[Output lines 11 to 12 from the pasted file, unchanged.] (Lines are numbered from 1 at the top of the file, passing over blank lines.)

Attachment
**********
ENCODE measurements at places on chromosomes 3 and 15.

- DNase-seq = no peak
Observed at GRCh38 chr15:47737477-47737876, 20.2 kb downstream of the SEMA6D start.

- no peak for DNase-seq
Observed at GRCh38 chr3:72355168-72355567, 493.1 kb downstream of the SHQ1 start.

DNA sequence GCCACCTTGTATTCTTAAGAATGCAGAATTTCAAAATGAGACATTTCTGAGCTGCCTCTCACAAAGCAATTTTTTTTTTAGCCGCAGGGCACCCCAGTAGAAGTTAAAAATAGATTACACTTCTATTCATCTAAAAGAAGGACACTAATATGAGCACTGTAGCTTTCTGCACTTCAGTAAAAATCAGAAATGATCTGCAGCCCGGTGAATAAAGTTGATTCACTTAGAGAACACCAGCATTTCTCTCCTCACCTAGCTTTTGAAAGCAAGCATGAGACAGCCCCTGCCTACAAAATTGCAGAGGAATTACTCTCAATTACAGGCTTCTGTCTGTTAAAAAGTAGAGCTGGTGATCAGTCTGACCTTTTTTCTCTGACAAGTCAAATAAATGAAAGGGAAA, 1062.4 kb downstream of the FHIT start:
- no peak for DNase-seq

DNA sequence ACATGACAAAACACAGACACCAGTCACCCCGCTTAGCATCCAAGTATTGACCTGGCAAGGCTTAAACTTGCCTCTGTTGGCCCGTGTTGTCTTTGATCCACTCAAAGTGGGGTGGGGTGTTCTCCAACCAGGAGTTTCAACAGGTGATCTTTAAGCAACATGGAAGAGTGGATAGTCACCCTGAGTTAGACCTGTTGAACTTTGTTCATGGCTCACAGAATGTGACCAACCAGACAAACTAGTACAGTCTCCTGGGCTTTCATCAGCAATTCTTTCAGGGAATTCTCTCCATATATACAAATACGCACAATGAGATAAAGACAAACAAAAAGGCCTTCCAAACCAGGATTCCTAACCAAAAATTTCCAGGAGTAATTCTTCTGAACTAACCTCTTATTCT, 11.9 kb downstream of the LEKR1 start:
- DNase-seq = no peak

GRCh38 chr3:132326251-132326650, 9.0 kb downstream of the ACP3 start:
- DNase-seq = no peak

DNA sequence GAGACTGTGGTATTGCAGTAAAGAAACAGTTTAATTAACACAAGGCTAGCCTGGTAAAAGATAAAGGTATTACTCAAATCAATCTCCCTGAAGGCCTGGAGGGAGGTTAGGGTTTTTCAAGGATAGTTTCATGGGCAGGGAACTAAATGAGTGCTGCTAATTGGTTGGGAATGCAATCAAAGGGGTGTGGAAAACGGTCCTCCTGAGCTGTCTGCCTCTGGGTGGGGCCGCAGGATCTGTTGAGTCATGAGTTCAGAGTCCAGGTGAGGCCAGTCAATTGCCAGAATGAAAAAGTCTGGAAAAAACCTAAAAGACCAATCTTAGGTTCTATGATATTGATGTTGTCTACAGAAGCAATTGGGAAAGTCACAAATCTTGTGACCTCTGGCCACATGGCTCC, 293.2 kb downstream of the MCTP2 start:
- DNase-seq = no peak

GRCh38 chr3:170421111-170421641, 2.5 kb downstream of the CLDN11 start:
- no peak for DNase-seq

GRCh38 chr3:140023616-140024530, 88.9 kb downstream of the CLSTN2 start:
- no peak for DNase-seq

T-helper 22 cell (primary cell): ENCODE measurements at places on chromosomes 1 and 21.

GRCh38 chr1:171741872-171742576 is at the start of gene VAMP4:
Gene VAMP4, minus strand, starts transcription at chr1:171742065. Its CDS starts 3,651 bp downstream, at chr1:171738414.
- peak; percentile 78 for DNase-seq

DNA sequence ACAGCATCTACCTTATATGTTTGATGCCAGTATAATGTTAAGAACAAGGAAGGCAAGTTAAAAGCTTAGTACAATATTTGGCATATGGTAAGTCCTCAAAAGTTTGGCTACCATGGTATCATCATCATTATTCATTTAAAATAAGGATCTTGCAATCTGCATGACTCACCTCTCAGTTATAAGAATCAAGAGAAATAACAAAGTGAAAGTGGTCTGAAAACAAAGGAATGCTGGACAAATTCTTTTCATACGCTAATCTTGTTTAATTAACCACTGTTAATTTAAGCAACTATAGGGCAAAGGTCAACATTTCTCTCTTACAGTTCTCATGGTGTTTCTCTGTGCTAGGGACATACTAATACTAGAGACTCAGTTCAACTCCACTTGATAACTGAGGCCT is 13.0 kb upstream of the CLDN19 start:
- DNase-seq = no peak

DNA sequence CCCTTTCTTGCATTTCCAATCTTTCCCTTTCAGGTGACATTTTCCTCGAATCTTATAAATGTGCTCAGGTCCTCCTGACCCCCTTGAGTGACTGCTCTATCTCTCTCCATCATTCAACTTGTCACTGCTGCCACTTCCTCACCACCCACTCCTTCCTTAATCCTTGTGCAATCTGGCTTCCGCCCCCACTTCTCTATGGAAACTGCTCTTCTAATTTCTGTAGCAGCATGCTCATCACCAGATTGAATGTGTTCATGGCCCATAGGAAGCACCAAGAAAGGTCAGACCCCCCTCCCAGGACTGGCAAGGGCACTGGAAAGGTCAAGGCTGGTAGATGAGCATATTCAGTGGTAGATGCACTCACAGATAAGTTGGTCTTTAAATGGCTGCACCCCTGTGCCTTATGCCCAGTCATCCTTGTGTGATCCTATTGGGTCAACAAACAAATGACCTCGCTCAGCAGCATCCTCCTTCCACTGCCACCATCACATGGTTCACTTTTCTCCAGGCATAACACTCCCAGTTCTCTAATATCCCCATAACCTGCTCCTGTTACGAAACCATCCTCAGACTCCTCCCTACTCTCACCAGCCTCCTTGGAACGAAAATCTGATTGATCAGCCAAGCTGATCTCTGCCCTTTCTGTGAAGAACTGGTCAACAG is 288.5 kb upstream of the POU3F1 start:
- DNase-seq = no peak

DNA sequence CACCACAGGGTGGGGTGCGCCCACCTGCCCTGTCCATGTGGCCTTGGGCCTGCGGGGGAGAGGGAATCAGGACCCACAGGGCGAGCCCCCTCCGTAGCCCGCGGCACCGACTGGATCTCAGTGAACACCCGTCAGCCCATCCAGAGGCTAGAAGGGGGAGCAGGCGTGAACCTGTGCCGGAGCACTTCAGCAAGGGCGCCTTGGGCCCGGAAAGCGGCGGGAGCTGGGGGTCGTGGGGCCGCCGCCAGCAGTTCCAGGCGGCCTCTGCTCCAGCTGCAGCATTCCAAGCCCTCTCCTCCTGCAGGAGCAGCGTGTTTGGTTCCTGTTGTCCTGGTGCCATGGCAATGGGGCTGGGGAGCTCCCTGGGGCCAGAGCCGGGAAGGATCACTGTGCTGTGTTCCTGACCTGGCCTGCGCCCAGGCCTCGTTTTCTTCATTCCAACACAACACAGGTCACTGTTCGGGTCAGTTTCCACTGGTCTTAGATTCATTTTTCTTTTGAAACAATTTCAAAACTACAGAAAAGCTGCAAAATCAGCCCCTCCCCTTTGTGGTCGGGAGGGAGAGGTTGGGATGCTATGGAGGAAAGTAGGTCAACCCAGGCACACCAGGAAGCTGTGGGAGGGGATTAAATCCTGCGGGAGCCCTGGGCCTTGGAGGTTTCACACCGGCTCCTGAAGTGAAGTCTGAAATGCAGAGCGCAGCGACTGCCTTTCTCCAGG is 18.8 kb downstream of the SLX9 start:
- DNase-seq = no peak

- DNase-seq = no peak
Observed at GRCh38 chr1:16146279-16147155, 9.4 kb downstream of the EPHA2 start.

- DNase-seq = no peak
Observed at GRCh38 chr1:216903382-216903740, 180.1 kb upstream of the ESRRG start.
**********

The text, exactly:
- DNase-seq = no peak

DNA sequence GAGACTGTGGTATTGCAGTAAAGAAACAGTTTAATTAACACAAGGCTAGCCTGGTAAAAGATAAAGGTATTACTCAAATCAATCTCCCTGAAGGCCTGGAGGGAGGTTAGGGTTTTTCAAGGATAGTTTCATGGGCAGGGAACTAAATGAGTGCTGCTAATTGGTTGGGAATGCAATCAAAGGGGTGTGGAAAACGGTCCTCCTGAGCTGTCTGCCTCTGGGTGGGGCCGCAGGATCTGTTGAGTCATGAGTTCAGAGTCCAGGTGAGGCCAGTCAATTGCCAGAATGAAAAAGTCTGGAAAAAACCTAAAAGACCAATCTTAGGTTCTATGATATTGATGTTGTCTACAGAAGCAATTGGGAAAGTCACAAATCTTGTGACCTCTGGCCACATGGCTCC, 293.2 kb downstream of the MCTP2 start: